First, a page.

Richard Butcher dissects the draft rules for Independence Governance Committees

Donkey’s years ago there was a BT advert where a little old lady calls her son from her rural Scottish croft. They chat but, since the line is crackly, they cut it short.

As she puts the phone down (fire blazing in the hearth, pot of tea, cosy and all, on the table) she says to herself (and of course, us) that she should complain.
Cut to a kaleidoscope of frantically busy BT engineers scaling telephone poles, fiddling with wires, poring over computers, even a satellite circling the world: the implication being they are hard at work in the background improving things.
Sure enough, cut back to the little old lady, sometime later and just ending a now crystal-clear call to her son. As she replaces the receiver (dog jumping down from rug-strewn sofa in background) she says to herself (and us): “There you go, you do nothing and it fixes itself.”
From April 2015 we will have a new team of people working hard in the background of contract-based pension schemes, whose role will be to make sure they “fix themselves all on their own”.

The IGC will be a GPP’s equivalent to a board of trustees

The Financial Conduct Authority (FCA) has mandated that every insurance company with a book of group personal or stakeholder pensions will have to create an Independent Governance Committee (or IGC) or, for smaller insurers, a Governance Advisory Arrangement (in effect an outsourced IGC) from next April. A consultation on how these will work was published early in August 2014.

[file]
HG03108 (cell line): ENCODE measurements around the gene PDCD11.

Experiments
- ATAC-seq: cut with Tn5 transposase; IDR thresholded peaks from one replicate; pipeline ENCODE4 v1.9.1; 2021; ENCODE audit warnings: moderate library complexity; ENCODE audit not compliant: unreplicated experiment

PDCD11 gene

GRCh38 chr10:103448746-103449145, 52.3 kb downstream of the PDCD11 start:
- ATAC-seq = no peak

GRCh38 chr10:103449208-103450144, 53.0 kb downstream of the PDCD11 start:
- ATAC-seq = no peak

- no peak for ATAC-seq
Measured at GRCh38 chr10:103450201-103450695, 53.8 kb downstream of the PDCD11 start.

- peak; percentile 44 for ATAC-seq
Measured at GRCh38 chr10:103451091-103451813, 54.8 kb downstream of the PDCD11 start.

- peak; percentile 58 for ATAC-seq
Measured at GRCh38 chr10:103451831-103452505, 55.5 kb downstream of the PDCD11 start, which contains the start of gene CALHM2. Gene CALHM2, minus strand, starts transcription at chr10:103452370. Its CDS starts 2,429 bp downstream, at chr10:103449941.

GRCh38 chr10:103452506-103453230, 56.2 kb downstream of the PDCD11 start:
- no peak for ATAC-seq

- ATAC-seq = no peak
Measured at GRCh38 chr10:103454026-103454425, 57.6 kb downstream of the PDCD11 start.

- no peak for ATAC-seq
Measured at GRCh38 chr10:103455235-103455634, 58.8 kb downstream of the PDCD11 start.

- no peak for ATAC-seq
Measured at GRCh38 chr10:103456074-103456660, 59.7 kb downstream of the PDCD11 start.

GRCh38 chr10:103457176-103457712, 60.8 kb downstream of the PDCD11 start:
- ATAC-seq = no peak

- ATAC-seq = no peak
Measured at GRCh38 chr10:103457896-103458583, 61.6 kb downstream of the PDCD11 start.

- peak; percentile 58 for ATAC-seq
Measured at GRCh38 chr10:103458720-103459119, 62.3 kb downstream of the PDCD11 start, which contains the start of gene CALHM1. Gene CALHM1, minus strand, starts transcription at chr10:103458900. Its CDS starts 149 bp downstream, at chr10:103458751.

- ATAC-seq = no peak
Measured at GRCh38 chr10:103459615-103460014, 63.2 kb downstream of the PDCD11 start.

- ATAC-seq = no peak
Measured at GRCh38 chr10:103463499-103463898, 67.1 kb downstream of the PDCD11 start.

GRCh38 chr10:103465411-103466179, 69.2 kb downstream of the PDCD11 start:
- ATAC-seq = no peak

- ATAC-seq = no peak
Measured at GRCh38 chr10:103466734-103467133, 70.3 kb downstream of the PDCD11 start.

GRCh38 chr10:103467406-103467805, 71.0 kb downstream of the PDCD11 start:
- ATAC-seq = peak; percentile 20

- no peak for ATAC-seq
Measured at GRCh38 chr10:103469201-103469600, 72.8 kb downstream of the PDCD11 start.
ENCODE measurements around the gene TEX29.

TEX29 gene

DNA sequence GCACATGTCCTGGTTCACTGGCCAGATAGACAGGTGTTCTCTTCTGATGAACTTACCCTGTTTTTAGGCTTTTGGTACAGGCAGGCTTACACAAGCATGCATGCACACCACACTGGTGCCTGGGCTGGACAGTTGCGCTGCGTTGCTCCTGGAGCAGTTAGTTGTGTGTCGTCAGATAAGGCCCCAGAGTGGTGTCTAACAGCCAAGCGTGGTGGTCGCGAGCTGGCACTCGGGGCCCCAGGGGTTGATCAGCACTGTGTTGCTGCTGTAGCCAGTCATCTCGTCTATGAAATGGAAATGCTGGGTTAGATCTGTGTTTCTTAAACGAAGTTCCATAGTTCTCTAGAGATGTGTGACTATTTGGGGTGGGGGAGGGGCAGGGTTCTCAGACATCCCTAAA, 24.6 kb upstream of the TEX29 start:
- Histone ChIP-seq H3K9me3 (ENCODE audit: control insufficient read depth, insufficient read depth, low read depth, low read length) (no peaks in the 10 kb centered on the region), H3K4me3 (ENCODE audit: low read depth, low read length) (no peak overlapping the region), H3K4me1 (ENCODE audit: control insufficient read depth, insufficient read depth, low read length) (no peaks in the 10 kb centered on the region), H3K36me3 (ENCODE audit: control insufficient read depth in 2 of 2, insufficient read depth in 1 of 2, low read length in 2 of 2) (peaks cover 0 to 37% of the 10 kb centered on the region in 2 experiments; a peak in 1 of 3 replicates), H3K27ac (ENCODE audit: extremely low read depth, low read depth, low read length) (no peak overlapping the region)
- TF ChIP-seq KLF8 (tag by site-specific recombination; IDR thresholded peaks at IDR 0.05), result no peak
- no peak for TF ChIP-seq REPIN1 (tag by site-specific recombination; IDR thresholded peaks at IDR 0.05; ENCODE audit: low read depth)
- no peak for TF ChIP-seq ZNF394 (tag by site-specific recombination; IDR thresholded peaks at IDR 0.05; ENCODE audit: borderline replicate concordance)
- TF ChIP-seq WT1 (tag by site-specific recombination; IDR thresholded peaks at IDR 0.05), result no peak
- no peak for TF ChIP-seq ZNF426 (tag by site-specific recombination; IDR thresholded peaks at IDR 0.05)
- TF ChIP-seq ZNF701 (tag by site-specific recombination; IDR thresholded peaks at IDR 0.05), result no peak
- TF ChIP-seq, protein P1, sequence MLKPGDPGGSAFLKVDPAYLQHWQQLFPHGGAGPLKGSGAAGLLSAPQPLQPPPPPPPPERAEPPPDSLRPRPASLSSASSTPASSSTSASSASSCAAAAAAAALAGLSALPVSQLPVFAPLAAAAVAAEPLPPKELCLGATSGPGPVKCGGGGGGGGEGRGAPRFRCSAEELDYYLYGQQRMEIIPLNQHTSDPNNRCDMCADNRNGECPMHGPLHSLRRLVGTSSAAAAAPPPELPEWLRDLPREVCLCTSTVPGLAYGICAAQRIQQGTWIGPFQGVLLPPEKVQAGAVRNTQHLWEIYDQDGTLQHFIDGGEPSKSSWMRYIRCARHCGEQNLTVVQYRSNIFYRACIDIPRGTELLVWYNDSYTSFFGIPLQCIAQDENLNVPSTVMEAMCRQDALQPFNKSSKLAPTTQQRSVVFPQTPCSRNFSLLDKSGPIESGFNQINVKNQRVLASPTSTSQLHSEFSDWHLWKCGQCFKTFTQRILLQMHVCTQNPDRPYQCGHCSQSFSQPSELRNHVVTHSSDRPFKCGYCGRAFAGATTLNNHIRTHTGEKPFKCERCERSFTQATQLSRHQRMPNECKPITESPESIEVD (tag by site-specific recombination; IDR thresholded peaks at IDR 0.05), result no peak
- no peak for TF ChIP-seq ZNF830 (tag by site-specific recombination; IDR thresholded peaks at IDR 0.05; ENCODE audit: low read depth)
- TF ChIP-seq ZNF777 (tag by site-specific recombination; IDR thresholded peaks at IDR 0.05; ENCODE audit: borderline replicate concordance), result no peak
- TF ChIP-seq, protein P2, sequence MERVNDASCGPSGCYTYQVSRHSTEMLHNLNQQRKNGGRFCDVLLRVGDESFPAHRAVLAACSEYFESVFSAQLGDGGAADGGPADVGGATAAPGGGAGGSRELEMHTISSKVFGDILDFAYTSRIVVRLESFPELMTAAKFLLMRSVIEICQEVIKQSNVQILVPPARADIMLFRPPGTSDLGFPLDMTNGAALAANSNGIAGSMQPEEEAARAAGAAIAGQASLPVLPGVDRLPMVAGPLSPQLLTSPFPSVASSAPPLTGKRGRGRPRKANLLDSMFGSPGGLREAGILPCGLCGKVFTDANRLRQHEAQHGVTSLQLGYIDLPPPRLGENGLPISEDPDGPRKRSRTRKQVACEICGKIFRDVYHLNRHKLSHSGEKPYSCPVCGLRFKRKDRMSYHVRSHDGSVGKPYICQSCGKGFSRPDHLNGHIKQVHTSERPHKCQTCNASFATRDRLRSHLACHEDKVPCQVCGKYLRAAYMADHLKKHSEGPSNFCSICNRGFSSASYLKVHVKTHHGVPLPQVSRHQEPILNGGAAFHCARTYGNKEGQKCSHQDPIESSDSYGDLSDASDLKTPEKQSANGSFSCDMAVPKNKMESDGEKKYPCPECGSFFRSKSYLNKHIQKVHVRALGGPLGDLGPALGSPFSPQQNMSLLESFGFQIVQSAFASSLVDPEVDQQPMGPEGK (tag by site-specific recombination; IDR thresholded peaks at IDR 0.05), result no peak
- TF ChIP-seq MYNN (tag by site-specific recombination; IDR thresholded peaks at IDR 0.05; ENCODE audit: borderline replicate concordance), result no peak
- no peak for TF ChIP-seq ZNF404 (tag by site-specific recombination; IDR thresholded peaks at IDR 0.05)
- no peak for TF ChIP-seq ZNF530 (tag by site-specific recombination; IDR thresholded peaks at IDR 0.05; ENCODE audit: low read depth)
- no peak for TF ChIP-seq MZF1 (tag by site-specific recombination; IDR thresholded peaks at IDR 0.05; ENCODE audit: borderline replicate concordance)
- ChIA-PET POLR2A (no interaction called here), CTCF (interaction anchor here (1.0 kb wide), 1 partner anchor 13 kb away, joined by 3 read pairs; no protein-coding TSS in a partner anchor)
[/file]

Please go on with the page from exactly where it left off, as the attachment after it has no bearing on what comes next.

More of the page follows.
The consultation proposes that each IGC will be constituted by terms of reference that will have to include certain specified items, the most significant of which will be that their duty of care must primarily be to the relevant active and deferred pension members. In other words, the IGC will be a GPP’s equivalent to a board of trustees.
IGCs will have to comprise at least five members (which can be individuals or corporates) and the majority of them, including the chair, must be independent of the insurer. Each governance committee must possess sufficient collective expertise and experience, and be granted access to whatever information, including confidential information, and resources they reasonably need to ensure that the pension members receive value for money.

They will be required to assess regularly whether the insurer is reviewing the characteristics and net performance of all investment strategies, default and otherwise, to ensure they are aligned with the members’ interests.

The IGC will have the power to escalate their concerns to the FCA and/or go public

In the event that the IGC should conclude that all is not right, they will have direct access to the insurer’s board or an equivalent senior body. They will be empowered to challenge them and to recommend change. In the event that the insurer chooses not to comply, they, the insurer, will have to explain themselves, and the IGC will have the power to escalate their concerns to the Financial Conduct Authority (FCA) and/or go public.
The chair of the IGC will have to report each year to the members to explain how value for money has been delivered by the scheme, how the IGC has complied with the DWP’s quality features, how it has met the requirement to act in the members’ interests, and on the costs incurred for transaction and other activity.

There is no reason why they shouldn’t succeed in helping to deliver better pension outcomes

In due course, the FCA envisages that the IGC will also have a role in monitoring and challenging transaction costs, and they intend to consult more on this requirement during 2015.
The role of the IGC is new, admittedly, and as such is untried and untested. But they represent a step-change in the governance of contract-based schemes and, provided they act robustly but constructively, there is no reason why they shouldn’t succeed in helping to deliver better pension outcomes. Time will tell, of course. Like the phone line fixing itself.